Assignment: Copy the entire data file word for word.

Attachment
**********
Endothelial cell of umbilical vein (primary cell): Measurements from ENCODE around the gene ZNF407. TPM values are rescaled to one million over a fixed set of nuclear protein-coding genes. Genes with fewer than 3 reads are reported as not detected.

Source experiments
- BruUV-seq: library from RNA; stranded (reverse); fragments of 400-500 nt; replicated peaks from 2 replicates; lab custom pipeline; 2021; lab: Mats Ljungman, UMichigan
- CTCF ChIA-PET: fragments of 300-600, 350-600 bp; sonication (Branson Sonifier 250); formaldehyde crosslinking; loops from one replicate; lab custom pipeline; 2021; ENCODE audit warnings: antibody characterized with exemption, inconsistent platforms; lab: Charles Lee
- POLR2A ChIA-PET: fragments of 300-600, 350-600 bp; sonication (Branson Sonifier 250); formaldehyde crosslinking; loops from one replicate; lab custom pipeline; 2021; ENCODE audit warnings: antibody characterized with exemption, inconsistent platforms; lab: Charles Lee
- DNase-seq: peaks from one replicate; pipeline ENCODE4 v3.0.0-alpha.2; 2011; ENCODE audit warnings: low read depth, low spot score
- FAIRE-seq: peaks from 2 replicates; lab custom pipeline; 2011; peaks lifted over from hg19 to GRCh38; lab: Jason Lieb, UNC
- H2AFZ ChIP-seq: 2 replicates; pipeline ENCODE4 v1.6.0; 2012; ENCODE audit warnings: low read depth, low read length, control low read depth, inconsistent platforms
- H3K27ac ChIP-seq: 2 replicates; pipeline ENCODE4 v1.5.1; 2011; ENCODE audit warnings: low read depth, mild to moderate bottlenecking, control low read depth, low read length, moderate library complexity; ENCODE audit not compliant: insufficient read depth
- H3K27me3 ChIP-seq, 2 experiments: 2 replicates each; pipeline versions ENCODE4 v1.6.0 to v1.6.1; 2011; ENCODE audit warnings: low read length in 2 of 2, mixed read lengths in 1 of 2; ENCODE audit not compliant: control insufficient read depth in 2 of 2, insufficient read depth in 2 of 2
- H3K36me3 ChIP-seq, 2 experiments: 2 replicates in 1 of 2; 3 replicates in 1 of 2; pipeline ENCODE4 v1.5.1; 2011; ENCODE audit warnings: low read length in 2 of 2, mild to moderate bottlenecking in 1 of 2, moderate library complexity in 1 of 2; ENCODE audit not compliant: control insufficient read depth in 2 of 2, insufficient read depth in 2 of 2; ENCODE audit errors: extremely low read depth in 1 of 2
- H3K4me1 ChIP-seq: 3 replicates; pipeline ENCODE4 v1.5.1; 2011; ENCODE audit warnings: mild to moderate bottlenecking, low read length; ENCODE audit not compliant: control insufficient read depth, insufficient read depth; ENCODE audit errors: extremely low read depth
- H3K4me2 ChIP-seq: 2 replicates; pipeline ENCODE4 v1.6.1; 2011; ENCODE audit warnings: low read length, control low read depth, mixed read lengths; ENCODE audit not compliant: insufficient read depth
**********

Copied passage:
Endothelial cell of umbilical vein (primary cell): Measurements from ENCODE around the gene ZNF407. TPM values are rescaled to one million over a fixed set of nuclear protein-coding genes. Genes with fewer than 3 reads are reported as not detected.

Source experiments
- BruUV-seq: library from RNA; stranded (reverse); fragments of 400-500 nt; replicated peaks from 2 replicates; lab custom pipeline; 2021; lab: Mats Ljungman, UMichigan
- CTCF ChIA-PET: fragments of 300-600, 350-600 bp; sonication (Branson Sonifier 250); formaldehyde crosslinking; loops from one replicate; lab custom pipeline; 2021; ENCODE audit warnings: antibody characterized with exemption, inconsistent platforms; lab: Charles Lee
- POLR2A ChIA-PET: fragments of 300-600, 350-600 bp; sonication (Branson Sonifier 250); formaldehyde crosslinking; loops from one replicate; lab custom pipeline; 2021; ENCODE audit warnings: antibody characterized with exemption, inconsistent platforms; lab: Charles Lee
- DNase-seq: peaks from one replicate; pipeline ENCODE4 v3.0.0-alpha.2; 2011; ENCODE audit warnings: low read depth, low spot score
- FAIRE-seq: peaks from 2 replicates; lab custom pipeline; 2011; peaks lifted over from hg19 to GRCh38; lab: Jason Lieb, UNC
- H2AFZ ChIP-seq: 2 replicates; pipeline ENCODE4 v1.6.0; 2012; ENCODE audit warnings: low read depth, low read length, control low read depth, inconsistent platforms
- H3K27ac ChIP-seq: 2 replicates; pipeline ENCODE4 v1.5.1; 2011; ENCODE audit warnings: low read depth, mild to moderate bottlenecking, control low read depth, low read length, moderate library complexity; ENCODE audit not compliant: insufficient read depth
- H3K27me3 ChIP-seq, 2 experiments: 2 replicates each; pipeline versions ENCODE4 v1.6.0 to v1.6.1; 2011; ENCODE audit warnings: low read length in 2 of 2, mixed read lengths in 1 of 2; ENCODE audit not compliant: control insufficient read depth in 2 of 2, insufficient read depth in 2 of 2
- H3K36me3 ChIP-seq, 2 experiments: 2 replicates in 1 of 2; 3 replicates in 1 of 2; pipeline ENCODE4 v1.5.1; 2011; ENCODE audit warnings: low read length in 2 of 2, mild to moderate bottlenecking in 1 of 2, moderate library complexity in 1 of 2; ENCODE audit not compliant: control insufficient read depth in 2 of 2, insufficient read depth in 2 of 2; ENCODE audit errors: extremely low read depth in 1 of 2
- H3K4me1 ChIP-seq: 3 replicates; pipeline ENCODE4 v1.5.1; 2011; ENCODE audit warnings: mild to moderate bottlenecking, low read length; ENCODE audit not compliant: control insufficient read depth, insufficient read depth; ENCODE audit errors: extremely low read depth
- H3K4me2 ChIP-seq: 2 replicates; pipeline ENCODE4 v1.6.1; 2011; ENCODE audit warnings: low read length, control low read depth, mixed read lengths; ENCODE audit not compliant: insufficient read depth